China
National park boosts panda protection, benefits locals
  ·  2022-10-12  ·   Source: Xinhua News Agency

Over the past decades, China has seen remarkable achievements in giant panda protection. The establishment of the Giant Panda National Park, which covers the provinces of Sichuan, Shaanxi, and Gansu, has further protected the species and created new opportunities for locals.

In 2017, China started piloting the giant panda park. Last year, China officially designated the first group of five national parks, including the Giant Panda National Park.

Covering about 22,000 square km, the park is home to more than 1,300 wild pandas. The park area in Sichuan accounts for 87.7 percent of its total area, and the wild panda population there accounts for 91.6 percent of the park's total.

Sichuan has strengthened wild panda conservation efforts across the park within the province in recent years. A total of 460 patrol routes stretching over 2,300 km have been set up. The Park section in Sichuan has more than 1,700 infrared cameras, collecting over 100,000 pieces of monitoring information every year.

Meanwhile, Sichuan has also seen an improvement in the quality of its captive giant pandas.

As of October, 13 panda cubs had been born at the China Conservation and Research Center for Giant Panda this year. There are 355 pandas at the center, accounting for more than 50 percent of captive giant pandas across the globe.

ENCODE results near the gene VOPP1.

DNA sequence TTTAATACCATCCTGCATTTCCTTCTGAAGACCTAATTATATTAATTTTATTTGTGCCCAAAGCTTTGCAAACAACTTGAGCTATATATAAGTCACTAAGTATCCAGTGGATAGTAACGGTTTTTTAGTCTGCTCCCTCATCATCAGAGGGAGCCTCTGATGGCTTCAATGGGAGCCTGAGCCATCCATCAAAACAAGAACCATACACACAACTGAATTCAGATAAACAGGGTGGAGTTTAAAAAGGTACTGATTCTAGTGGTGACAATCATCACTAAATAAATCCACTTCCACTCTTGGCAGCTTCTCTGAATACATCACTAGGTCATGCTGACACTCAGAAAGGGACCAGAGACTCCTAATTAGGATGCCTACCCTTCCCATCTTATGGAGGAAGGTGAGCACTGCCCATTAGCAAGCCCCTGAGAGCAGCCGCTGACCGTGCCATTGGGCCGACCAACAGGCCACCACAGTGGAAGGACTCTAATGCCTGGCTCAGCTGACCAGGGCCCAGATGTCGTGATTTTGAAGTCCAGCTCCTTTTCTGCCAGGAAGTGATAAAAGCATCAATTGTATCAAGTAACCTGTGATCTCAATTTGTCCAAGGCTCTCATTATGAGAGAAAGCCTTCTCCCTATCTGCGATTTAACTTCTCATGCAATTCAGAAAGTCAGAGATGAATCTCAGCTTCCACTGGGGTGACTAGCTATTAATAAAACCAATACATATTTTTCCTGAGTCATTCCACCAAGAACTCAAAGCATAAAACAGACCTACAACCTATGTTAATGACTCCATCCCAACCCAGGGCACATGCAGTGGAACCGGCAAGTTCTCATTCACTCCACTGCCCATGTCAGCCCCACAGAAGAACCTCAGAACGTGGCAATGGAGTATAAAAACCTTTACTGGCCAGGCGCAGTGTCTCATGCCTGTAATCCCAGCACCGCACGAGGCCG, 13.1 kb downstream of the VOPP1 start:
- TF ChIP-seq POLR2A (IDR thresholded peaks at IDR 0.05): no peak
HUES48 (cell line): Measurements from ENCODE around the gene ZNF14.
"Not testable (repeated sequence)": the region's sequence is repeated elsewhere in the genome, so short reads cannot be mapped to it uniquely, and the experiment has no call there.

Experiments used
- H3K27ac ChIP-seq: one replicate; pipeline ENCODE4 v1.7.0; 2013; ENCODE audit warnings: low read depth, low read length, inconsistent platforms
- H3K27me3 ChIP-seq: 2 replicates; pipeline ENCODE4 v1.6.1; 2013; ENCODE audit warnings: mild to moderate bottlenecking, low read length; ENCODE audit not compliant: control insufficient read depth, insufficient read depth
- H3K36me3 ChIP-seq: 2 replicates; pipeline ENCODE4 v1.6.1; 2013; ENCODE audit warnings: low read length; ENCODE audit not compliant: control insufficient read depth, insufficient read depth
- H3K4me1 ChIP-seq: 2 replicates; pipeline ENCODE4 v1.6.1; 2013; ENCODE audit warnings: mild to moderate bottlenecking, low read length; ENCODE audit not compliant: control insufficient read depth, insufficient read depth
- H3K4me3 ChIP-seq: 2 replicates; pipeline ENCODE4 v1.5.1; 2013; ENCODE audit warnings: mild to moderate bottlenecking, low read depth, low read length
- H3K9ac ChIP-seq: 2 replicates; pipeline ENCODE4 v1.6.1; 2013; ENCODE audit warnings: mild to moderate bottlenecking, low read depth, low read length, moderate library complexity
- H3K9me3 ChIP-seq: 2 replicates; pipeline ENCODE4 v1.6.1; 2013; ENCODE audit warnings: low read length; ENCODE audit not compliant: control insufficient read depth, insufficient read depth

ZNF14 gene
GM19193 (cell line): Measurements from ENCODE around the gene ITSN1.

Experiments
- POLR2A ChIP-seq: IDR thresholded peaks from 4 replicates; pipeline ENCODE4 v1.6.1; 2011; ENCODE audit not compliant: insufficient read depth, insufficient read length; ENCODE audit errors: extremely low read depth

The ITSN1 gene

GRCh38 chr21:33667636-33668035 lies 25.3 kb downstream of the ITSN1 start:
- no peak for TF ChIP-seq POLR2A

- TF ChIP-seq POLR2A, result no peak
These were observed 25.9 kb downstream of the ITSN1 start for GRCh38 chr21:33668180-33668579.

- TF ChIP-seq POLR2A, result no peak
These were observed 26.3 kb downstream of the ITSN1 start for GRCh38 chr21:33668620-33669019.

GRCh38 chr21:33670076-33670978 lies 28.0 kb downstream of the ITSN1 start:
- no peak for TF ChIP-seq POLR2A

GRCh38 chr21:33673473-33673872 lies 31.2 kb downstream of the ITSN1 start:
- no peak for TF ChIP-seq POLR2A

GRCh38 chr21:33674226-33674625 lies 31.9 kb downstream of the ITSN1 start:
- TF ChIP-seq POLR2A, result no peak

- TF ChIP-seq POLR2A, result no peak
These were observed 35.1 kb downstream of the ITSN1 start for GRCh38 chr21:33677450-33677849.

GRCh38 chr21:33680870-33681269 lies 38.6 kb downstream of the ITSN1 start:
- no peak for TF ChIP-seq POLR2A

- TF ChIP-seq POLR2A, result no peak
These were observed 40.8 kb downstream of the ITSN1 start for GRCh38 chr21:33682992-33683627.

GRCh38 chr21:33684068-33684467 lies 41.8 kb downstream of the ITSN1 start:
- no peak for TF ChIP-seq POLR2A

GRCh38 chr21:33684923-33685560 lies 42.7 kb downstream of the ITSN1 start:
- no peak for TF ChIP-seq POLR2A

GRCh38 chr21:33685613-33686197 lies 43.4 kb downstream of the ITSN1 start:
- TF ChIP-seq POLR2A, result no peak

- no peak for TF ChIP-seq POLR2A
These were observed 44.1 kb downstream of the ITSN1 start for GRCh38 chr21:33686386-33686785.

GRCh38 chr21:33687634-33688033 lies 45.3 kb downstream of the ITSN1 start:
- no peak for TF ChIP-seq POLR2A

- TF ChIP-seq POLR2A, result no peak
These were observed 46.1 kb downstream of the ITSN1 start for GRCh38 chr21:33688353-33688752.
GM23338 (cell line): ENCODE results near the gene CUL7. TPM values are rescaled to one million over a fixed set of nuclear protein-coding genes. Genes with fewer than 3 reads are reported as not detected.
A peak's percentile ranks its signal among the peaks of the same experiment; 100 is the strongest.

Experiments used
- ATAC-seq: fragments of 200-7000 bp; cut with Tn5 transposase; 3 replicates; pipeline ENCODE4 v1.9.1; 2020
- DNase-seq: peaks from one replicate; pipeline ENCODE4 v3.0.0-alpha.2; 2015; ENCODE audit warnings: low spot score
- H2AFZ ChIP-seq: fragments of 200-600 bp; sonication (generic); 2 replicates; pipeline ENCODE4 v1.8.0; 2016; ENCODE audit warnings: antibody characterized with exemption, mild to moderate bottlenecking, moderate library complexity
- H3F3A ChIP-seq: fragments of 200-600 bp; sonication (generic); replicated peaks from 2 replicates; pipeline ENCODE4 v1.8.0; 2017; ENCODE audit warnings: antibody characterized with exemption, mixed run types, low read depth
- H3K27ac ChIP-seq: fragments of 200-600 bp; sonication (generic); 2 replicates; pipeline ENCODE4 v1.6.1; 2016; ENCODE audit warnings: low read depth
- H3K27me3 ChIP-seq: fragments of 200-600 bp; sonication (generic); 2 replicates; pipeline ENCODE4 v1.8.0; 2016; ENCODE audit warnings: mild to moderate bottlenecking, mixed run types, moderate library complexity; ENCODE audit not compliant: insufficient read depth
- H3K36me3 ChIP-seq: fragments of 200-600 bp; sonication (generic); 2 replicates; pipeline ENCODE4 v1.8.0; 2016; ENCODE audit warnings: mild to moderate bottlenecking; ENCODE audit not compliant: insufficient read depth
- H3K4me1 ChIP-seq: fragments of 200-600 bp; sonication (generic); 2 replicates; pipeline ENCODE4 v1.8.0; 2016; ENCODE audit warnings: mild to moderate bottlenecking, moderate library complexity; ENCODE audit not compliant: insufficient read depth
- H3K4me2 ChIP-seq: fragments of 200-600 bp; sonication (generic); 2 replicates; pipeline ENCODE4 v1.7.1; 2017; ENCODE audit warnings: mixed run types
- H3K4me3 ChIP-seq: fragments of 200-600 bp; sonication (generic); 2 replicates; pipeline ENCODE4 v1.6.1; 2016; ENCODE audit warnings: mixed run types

"We pursued panda numbers in the past, but now, we pay more attention to the quality of the species. We have been improving our standards in breeding and feeding giant pandas to ensure the high-quality development of the panda population," said Wei Rongping, a center official.

"The national park integrates all conservation efforts and creates a better habitat for the giant pandas, which is also conducive to their existence and reproduction," said Xiang Kewen, head of the park administration.

NEW LIFE FOR PARK RESIDENTS

To better protect wild pandas, the national park has been divided into core protection areas and general control areas. Human activities are prohibited in the core protection areas and limited in the latter areas.

Luoyigou Village is adjacent to a core protection area.

"Villagers' attitudes toward the protection efforts have made a U-turn. They could not fully understand these efforts at first and often poached wild animals and cut down trees," said Yang Yong, Party chief of Luoyigou Village.

But they are now embracing the conservation policies as they are benefiting from them. Yang added that modern infrastructure, the introduction of eco-friendly industries and new job opportunities have given villagers new hope.

To date, Sichuan has created more than 9,300 public welfare jobs in the national park, and 87.89 percent of these posts were offered to local residents.

Yingjing County is a significant habitat for wild pandas. Nearly half the county is inside the national park. This mountainous county once heavily depended on traditional industries such as coal mining, quarrying, and lumbering.

The county shut down these industries and set about developing panda-related tourism.

Guo Hongmei, a resident of Fazhan Village, started to engage in rural tourism a few years ago. Guo's homestay now offers 22 rooms and provides catering for tourists. The new business brings her an annual income of up to 400,000 yuan (about $56,278).

"We have diversified wildlife here, such as giant pandas and golden snub-nosed monkeys, and primordial forest, attracting many visitors every year," said Guo, also a tour guide.

"Sichuan has effectively eased the conflict between humans and animals, and between conservation and development," Xiang said.

 

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